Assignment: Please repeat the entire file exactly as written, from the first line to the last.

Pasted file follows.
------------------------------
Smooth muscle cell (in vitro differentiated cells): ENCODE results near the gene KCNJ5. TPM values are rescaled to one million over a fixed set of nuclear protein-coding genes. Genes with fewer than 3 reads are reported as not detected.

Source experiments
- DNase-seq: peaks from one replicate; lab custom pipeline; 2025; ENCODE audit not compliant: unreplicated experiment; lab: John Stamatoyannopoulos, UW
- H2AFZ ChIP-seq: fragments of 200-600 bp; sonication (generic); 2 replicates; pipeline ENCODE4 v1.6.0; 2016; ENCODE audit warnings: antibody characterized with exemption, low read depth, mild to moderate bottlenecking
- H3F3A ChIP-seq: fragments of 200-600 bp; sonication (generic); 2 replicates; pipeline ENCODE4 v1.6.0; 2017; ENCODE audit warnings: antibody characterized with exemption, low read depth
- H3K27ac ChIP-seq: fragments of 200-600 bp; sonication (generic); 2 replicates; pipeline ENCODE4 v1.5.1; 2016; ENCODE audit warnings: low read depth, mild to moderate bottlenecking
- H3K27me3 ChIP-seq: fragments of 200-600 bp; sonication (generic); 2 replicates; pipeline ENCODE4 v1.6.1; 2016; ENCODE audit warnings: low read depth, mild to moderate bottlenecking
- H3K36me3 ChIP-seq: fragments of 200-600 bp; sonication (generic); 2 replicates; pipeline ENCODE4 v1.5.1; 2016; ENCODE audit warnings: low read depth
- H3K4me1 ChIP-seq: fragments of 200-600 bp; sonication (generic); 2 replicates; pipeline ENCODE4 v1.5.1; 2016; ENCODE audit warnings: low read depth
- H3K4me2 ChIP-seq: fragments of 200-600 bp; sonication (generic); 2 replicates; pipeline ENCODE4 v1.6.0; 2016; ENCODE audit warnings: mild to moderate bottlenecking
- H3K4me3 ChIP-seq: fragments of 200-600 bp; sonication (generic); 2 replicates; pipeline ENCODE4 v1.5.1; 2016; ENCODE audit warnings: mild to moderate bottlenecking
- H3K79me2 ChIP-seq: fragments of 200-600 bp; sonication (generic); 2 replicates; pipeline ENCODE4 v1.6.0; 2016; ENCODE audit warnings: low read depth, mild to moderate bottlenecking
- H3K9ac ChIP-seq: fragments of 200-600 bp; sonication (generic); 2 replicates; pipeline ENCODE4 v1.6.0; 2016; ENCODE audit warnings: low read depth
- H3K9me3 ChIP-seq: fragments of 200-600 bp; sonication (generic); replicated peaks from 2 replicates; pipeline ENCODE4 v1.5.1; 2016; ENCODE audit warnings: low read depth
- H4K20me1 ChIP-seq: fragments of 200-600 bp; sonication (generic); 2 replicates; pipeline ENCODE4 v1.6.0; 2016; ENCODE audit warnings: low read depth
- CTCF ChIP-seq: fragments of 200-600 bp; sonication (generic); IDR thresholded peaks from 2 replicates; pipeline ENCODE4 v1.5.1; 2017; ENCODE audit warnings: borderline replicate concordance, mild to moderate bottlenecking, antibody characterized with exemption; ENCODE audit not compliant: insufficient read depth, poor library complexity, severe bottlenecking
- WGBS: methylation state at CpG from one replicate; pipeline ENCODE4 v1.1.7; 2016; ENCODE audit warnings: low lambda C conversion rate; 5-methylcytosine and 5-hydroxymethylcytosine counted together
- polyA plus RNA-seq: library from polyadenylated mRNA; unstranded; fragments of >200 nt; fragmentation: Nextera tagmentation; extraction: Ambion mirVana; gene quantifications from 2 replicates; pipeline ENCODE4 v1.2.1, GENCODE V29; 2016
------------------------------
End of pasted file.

Smooth muscle cell (in vitro differentiated cells): ENCODE results near the gene KCNJ5. TPM values are rescaled to one million over a fixed set of nuclear protein-coding genes. Genes with fewer than 3 reads are reported as not detected.

Source experiments
- DNase-seq: peaks from one replicate; lab custom pipeline; 2025; ENCODE audit not compliant: unreplicated experiment; lab: John Stamatoyannopoulos, UW
- H2AFZ ChIP-seq: fragments of 200-600 bp; sonication (generic); 2 replicates; pipeline ENCODE4 v1.6.0; 2016; ENCODE audit warnings: antibody characterized with exemption, low read depth, mild to moderate bottlenecking
- H3F3A ChIP-seq: fragments of 200-600 bp; sonication (generic); 2 replicates; pipeline ENCODE4 v1.6.0; 2017; ENCODE audit warnings: antibody characterized with exemption, low read depth
- H3K27ac ChIP-seq: fragments of 200-600 bp; sonication (generic); 2 replicates; pipeline ENCODE4 v1.5.1; 2016; ENCODE audit warnings: low read depth, mild to moderate bottlenecking
- H3K27me3 ChIP-seq: fragments of 200-600 bp; sonication (generic); 2 replicates; pipeline ENCODE4 v1.6.1; 2016; ENCODE audit warnings: low read depth, mild to moderate bottlenecking
- H3K36me3 ChIP-seq: fragments of 200-600 bp; sonication (generic); 2 replicates; pipeline ENCODE4 v1.5.1; 2016; ENCODE audit warnings: low read depth
- H3K4me1 ChIP-seq: fragments of 200-600 bp; sonication (generic); 2 replicates; pipeline ENCODE4 v1.5.1; 2016; ENCODE audit warnings: low read depth
- H3K4me2 ChIP-seq: fragments of 200-600 bp; sonication (generic); 2 replicates; pipeline ENCODE4 v1.6.0; 2016; ENCODE audit warnings: mild to moderate bottlenecking
- H3K4me3 ChIP-seq: fragments of 200-600 bp; sonication (generic); 2 replicates; pipeline ENCODE4 v1.5.1; 2016; ENCODE audit warnings: mild to moderate bottlenecking
- H3K79me2 ChIP-seq: fragments of 200-600 bp; sonication (generic); 2 replicates; pipeline ENCODE4 v1.6.0; 2016; ENCODE audit warnings: low read depth, mild to moderate bottlenecking
- H3K9ac ChIP-seq: fragments of 200-600 bp; sonication (generic); 2 replicates; pipeline ENCODE4 v1.6.0; 2016; ENCODE audit warnings: low read depth
- H3K9me3 ChIP-seq: fragments of 200-600 bp; sonication (generic); replicated peaks from 2 replicates; pipeline ENCODE4 v1.5.1; 2016; ENCODE audit warnings: low read depth
- H4K20me1 ChIP-seq: fragments of 200-600 bp; sonication (generic); 2 replicates; pipeline ENCODE4 v1.6.0; 2016; ENCODE audit warnings: low read depth
- CTCF ChIP-seq: fragments of 200-600 bp; sonication (generic); IDR thresholded peaks from 2 replicates; pipeline ENCODE4 v1.5.1; 2017; ENCODE audit warnings: borderline replicate concordance, mild to moderate bottlenecking, antibody characterized with exemption; ENCODE audit not compliant: insufficient read depth, poor library complexity, severe bottlenecking
- WGBS: methylation state at CpG from one replicate; pipeline ENCODE4 v1.1.7; 2016; ENCODE audit warnings: low lambda C conversion rate; 5-methylcytosine and 5-hydroxymethylcytosine counted together
- polyA plus RNA-seq: library from polyadenylated mRNA; unstranded; fragments of >200 nt; fragmentation: Nextera tagmentation; extraction: Ambion mirVana; gene quantifications from 2 replicates; pipeline ENCODE4 v1.2.1, GENCODE V29; 2016